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Technical Specifications: Polymer Aircraft Armour

CLASSIFIED LEVEL BLACK

PHALANX Extraterrestrial Response Unit

Technical Document, Sigma Clearance -- Commander's Eyes Only

Filed: 19 March 2084

By: Cdr. Paul Navarre, R&D: Engineering Division, PHALANX, Atlantic Operations Command




Overview

Under the continuing efforts of the Excalibur Program, we have scoured the globe for the best components on Earth in order to fit our aircraft with the equipment they need to survive against the alien threat. As always, only the very best equipment has been selected for the defence of our planet.

One of the fundamental truths in aircraft design is that it's easier to dish out damage than it is to take it and keep coming. Heavy objects don't really belong in the sky; it takes a constant input of power to keep things like aircraft, birds and balloons from coming back down, and if the source of this power is damaged in mid-flight, a crash is unavoidable. PHALANX uses exclusively multi-engine aircraft, but even though it's possible for our interceptors to land on only one engine, the loss of an engine during combat will immediately render the aircraft combat-ineffective. With such a drastic loss of speed and manoeuvring power, continuing the engagement would be suicide.

Adding extra armour to our aircraft is a weighty but effective solution to keeping them in the sky, protecting critical systems from damage and allowing the aircraft to stay in the fight longer than would otherwise be possible. It will reduce the severity of hits to the fuel tank and other vital systems that might otherwise result in the craft's instant destruction.

The expensive polymer used in our standard add-on armour is one of the toughest materials on the planet. It deforms wildly under heat and pressure, such as when impacted by kinetic or explosive energy, cushioning the blow across the entire armour surface. Once the energy has dissipated, the deformed plate amazingly resumes all or most of its previous shape, depending on the amount of damage received. We even have facilities in our Workshops to repair permanently-deformed polymer plates once the aircraft returns to base.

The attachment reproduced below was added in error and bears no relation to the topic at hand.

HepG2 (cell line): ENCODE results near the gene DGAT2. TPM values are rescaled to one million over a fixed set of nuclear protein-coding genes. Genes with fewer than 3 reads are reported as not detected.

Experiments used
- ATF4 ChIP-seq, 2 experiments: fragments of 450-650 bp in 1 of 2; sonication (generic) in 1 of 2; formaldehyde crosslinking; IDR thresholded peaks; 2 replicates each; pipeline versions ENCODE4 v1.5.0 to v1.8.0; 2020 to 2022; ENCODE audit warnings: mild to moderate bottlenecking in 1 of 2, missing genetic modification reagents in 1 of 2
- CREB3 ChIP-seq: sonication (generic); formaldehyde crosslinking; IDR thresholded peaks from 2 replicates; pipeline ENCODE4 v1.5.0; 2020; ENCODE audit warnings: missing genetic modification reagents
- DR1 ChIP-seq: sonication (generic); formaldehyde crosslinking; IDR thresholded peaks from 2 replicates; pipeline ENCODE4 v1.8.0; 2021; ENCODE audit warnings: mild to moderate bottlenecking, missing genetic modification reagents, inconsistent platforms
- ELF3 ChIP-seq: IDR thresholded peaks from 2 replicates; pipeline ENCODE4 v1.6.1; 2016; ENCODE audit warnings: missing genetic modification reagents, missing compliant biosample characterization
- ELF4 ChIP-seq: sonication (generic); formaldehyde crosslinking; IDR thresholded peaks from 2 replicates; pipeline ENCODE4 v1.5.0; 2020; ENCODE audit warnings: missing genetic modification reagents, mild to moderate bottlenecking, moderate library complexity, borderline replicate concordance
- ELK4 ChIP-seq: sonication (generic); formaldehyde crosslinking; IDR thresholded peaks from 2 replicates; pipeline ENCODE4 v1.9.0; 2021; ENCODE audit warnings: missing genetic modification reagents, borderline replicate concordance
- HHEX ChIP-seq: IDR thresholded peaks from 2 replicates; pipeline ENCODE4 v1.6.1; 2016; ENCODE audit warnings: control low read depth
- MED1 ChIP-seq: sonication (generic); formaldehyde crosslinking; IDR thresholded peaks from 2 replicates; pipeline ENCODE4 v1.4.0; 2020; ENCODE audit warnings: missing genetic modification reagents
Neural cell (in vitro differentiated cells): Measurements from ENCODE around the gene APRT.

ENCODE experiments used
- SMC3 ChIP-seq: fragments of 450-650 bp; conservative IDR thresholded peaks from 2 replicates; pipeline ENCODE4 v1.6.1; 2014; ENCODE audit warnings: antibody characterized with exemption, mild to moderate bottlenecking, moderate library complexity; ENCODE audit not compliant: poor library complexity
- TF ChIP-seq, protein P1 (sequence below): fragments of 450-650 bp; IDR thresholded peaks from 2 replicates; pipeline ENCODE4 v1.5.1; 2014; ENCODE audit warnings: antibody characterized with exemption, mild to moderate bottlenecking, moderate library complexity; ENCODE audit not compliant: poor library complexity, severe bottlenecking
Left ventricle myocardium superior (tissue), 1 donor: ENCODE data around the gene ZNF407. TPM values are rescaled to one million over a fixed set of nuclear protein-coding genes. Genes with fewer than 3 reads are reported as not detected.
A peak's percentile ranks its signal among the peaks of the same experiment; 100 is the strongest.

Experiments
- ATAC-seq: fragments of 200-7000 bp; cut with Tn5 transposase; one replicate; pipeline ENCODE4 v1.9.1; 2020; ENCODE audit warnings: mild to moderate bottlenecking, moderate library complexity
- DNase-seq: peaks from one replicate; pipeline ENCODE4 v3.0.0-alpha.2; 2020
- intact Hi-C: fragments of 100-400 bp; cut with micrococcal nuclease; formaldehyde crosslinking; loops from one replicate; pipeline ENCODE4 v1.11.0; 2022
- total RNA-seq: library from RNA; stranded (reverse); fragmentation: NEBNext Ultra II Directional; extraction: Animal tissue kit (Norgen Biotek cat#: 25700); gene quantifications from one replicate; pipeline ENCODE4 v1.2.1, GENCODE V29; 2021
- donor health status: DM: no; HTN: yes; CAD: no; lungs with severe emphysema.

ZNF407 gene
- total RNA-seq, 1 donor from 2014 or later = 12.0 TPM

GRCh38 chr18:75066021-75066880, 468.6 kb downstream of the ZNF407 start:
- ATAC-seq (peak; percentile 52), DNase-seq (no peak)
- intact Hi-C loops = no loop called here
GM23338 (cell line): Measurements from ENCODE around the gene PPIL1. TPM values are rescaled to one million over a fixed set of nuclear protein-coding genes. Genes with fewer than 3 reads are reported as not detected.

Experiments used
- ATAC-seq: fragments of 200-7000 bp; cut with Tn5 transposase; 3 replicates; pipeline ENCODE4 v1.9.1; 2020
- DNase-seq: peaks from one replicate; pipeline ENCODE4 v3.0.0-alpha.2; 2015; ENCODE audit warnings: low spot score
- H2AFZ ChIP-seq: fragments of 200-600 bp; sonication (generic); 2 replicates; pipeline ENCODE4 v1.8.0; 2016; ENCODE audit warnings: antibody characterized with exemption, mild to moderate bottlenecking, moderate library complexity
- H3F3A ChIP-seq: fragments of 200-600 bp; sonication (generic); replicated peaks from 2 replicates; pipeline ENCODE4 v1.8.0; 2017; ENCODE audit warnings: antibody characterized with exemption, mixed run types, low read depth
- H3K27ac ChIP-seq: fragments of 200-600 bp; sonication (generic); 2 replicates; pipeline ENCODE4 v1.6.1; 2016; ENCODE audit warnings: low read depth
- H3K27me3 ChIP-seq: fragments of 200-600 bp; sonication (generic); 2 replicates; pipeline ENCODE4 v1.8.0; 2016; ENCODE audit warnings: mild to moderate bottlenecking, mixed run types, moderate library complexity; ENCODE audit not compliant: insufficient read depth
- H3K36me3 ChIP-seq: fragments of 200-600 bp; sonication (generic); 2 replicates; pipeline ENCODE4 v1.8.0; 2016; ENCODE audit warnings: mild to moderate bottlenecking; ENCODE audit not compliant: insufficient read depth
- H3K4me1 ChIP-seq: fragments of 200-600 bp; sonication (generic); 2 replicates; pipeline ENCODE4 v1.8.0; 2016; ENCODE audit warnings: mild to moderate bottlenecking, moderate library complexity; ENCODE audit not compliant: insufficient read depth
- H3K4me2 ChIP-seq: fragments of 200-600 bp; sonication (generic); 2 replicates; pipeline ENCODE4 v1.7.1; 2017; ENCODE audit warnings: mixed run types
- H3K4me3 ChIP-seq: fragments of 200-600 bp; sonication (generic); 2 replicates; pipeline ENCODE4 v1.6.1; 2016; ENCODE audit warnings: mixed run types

On the downside, the added weight will slow the aircraft down and significantly decrease its effective range. This is less of an issue for quick short-range interceptions, but can cause problems if UFOs are spotted in areas far distant from any of our bases.

Installing this armour add-on will completely take up the modular armour slot on one of our aircraft.


Recommended Doctrine

It is recommended to restrict this armour add-on to craft which are meant to make quick, short-range interceptions not far from their base. The installation of add-on armour on our long-range interceptors is left to the Commander's discretion, but limiting their effective range in this manner can be dangerous, as it will be several hours' work to strip off the armour once it's put on. During this time the interceptor will be 'in the shop' and unable to launch. Any rearming or refuelling of the aircraft will have to wait until the installation/removal is complete. Our techs can't work on this material with dangerous munitions or fuel on-site.

Scrambling an aircraft during a half-finished armour job is possible but not recommended. The craft will be highly unbalanced and in danger of crashing because of unpredictable handling and behaviour. It certainly won't be able to fight, as its targeting electronics will have been shut down for the duration of the maintenance cycle, and they cannot be booted up in time to be effective in a scramble situation.


Addenda

None.




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